Best Strategies for Kitchen Remodeling Projects

Dated: March 26 2019

Views: 1078

Homeowners spend more money on kitchen remodeling than on any other home improvement project. The kitchen is the heart of the home and the main hub where everyone gathers. For many it is a source of pride.

A great portion of kitchen remodeling costs can be recovered by the value the project brings to the home. A complete kitchen renovation with a national median cost of $65,000.00 recovers about 62% of the initial project cost at the home’s resale, according to the “Remodeling Impact Report” from the National Association of REALTORS®.

To help ensure you get a good return on your kitchen remodel, follow these seven tips:

1.)  Plan, Plan, Plan: Planning your kitchen remodel should take more time than the actual construction. This will help minimize the time you might be inconvenienced by construction mayhem, plus your more likely to stay on budget.

The National Kitchen and Bath Association recommends you spend at least six months planning your kitchen remodel. That way, you won’t be tempted to change your mind during construction and create changes, which will inflate construction costs and hurt your return on investment.

Tips: To avoid mistakes it’s best to create a drawing of your kitchen mapping the layout with all measurements for doorways, walkways, counters, etc. And don’t forget height too! You don’t want to buy that extra-large fridge only to find they can’t get it in the doorway.

2.)  Get Real About Appliances: It’s easy to get carried away while planning your new kitchen. A six-burner commercial-grade range and luxury-brand refrigerator may make eye-catching centerpieces, but they may not fit your cooking needs or lifestyle. Your kitchen remodel shouldn’t be about the latest gadgets, but about the design and functionality of the entire kitchen. So, unless you’re an exceptional cook who cooks a lot, concentrate your dollars to long-term features that add value, such as cabinets and flooring.

3.)  Keep the Same Footprint: Nothing will drive up the cost of a remodel faster than changing the location of plumbing pipes, electrical outlets and knocking down walls. This is usually where unforeseen problems occur. It’s best to keep appliances, water fixtures, and walls in the same location, if possible. Not only will this save on demolition and reconstruction costs, but also the amount of dust and debris the project will generate.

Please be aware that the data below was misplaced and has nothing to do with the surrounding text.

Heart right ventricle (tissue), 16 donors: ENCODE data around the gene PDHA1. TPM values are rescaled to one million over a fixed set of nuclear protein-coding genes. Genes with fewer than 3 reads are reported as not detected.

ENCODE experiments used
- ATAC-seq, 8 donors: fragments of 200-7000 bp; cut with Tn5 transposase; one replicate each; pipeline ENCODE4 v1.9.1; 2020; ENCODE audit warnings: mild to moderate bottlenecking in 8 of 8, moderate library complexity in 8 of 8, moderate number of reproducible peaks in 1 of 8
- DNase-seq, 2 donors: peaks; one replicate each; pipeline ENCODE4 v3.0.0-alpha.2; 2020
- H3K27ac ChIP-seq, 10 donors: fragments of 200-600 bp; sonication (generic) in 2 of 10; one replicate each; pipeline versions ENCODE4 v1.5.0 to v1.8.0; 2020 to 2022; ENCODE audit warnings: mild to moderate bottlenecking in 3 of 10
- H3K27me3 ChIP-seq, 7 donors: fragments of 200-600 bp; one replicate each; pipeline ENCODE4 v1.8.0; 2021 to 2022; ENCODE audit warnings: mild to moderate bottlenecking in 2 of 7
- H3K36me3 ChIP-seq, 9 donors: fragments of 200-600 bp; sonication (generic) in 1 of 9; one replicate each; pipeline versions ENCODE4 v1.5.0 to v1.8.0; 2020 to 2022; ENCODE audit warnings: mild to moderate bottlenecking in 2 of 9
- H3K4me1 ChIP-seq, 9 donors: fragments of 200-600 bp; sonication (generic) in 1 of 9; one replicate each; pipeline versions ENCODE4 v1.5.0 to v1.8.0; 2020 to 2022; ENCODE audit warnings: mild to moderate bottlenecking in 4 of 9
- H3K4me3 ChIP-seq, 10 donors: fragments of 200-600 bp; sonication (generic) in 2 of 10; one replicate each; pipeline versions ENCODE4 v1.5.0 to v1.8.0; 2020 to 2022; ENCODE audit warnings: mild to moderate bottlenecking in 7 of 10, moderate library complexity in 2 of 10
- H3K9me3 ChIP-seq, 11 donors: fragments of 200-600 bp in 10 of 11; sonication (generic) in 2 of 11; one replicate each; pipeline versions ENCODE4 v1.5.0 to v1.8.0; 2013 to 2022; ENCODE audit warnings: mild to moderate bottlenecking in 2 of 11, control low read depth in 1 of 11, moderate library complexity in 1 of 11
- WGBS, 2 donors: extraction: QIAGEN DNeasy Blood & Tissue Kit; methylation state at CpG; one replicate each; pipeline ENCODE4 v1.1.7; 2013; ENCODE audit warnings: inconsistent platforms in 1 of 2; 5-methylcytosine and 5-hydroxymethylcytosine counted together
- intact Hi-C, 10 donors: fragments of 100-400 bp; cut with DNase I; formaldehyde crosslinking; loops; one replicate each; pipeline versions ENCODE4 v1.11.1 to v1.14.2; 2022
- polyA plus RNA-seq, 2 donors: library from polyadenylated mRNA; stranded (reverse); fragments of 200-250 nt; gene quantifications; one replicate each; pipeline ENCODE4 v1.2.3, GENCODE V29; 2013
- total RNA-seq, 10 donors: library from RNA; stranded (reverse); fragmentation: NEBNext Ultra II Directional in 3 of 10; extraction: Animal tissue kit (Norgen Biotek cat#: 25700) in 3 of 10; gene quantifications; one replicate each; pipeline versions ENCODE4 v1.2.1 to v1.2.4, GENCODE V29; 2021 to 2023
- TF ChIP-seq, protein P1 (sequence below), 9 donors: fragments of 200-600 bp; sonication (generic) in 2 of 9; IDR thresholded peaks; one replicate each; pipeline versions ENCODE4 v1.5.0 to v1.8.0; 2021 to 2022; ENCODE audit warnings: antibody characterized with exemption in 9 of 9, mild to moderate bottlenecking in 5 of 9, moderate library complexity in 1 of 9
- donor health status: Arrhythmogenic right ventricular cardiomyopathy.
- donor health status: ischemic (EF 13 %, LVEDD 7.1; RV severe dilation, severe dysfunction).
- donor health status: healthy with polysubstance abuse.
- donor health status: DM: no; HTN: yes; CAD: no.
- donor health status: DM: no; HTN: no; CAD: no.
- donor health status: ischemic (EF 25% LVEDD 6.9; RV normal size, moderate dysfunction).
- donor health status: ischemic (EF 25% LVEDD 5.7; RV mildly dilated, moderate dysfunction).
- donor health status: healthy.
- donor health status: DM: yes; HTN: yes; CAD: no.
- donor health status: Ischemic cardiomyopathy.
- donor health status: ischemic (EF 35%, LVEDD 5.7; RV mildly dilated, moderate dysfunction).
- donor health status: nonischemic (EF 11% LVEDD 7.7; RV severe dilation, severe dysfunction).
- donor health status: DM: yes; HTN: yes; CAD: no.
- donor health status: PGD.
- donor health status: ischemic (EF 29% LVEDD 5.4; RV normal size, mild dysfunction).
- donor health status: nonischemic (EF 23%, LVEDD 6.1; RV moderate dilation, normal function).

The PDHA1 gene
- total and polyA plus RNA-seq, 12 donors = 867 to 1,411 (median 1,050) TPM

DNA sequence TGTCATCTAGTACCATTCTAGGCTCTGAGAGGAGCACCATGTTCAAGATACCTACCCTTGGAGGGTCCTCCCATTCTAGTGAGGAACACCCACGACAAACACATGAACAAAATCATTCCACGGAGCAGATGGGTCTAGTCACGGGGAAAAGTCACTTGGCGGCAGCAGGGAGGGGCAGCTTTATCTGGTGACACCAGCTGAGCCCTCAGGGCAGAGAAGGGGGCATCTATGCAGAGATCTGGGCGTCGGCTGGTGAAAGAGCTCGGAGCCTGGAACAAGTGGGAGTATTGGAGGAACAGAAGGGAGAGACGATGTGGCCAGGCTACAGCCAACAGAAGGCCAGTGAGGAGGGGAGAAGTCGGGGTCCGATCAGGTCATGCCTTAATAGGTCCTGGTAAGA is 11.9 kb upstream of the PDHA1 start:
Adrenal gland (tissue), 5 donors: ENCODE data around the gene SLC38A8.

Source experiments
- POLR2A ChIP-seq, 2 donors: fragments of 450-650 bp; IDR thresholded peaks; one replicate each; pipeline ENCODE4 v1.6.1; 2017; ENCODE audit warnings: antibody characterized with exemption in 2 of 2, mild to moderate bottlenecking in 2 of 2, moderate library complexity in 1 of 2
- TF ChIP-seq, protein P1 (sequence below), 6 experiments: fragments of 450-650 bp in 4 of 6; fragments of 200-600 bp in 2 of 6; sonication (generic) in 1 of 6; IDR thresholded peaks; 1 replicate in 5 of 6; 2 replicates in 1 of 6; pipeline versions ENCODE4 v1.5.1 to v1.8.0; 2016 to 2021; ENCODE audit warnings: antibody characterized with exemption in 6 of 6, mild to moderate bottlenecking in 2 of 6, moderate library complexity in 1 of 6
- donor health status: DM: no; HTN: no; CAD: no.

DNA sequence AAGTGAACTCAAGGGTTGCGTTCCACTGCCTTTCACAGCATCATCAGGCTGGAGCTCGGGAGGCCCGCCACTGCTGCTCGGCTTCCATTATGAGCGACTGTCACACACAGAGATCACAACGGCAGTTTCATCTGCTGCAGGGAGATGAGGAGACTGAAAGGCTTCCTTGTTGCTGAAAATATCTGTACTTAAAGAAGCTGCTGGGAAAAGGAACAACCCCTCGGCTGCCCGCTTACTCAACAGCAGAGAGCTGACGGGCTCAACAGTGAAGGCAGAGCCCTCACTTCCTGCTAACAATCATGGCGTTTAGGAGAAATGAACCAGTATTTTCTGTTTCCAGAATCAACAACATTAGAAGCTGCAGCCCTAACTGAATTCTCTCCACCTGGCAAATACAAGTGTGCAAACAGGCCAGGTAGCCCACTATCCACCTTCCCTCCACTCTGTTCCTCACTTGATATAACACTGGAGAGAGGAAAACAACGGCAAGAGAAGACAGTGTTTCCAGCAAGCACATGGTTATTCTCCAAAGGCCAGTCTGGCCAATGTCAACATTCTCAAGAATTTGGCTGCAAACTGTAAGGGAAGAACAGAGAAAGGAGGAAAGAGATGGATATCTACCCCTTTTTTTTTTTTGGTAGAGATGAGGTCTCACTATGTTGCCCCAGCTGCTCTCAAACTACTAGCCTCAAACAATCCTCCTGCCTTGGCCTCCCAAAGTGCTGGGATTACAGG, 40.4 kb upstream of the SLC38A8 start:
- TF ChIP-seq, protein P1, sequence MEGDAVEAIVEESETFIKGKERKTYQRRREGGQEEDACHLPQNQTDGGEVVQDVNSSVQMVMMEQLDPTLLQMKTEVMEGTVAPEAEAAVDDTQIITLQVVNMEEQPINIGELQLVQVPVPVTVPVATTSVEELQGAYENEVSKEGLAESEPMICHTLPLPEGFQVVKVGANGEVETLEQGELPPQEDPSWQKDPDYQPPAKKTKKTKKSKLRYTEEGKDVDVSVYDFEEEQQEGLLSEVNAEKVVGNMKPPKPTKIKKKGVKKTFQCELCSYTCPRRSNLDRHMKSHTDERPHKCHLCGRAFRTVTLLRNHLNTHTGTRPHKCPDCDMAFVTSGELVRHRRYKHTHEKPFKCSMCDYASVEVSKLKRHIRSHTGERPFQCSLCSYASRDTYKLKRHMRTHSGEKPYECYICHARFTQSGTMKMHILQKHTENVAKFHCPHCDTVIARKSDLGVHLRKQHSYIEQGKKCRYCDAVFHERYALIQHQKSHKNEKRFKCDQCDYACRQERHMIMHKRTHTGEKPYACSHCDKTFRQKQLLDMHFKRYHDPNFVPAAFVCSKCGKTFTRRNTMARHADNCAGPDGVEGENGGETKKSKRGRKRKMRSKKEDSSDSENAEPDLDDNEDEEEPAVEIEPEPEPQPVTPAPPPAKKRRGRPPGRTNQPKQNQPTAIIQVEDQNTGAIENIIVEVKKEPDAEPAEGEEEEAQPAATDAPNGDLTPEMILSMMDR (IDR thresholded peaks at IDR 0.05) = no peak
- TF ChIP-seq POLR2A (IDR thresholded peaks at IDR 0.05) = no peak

4.)  Don’t Underestimate the Power of Lighting: Having the best lighting in a kitchen can make a world of difference. Not only can it make it look larger and brighter, but also help you work safely and efficiently.

The two different types of lighting you should have in your kitchen:

Task Lighting: Under-cabinet lighting. Plan for at least two fixtures per task area to eliminate shadows.

Ambient Lighting: Flush-mounted ceiling fixtures, wall sconces, and track lights create overall lighting in your kitchen. You could also install dimmer switches to control intensity and mood.

5.)  Be Quality-Conscious: Resist low-quality bargains and choose products that combine low maintenance with long warranty periods. Functionality and durability should be top priorities during your remodel. Solid-surface countertops, for instance, cost more, but with the proper care, they’ll look great for a long time.

Tip: If you’re planning on moving soon, products with substantial warranties are a selling advantage.

6.)  Add Storage, Not Space: Storage will never go out of style, but if you’re keeping the same footprint, consider these ideas:

Install cabinets that reach the ceiling: They may cost more, but you’ll gain valuable storage space for Christmas platters and other once-a-year items. In addition, you won’t need to dust cabinet tops.

Hang it up: Mount small shelving units on unused wall areas and inside cabinet doors; hang stock pots and large skillets on a ceiling-mounted rack; and add hooks to the backs of closet doors for aprons, brooms, and mops.

7.)  Communicate Clearly with Your Remodelers: Establishing a good rapport with your project manager or construction team can be essential to staying on budget.


-Dropping by the project during work hours will broadcast your commitment to the quality of the project.

-Hang a message board on site where you and the project manager can leave daily comments. This is also a great way for you to leave your cell phone number to subs and team leaders.

-Be clear about smoking, boom box noise levels, available bathrooms, and appropriate parking.

-Offer refreshments, a little hospitality can go a long way, give praise when warranted, and resist pestering them with conversation, jokes, and questions when they are working. They’ll work better when refreshed and allowed to concentrate on work.

On last tip to help keep your home functioning while under construction and your frustration level down: plan for a temporary kitchen along with the plans for your new kitchen. You’ll be happier when you can cook from home and save spending more money on eating out.

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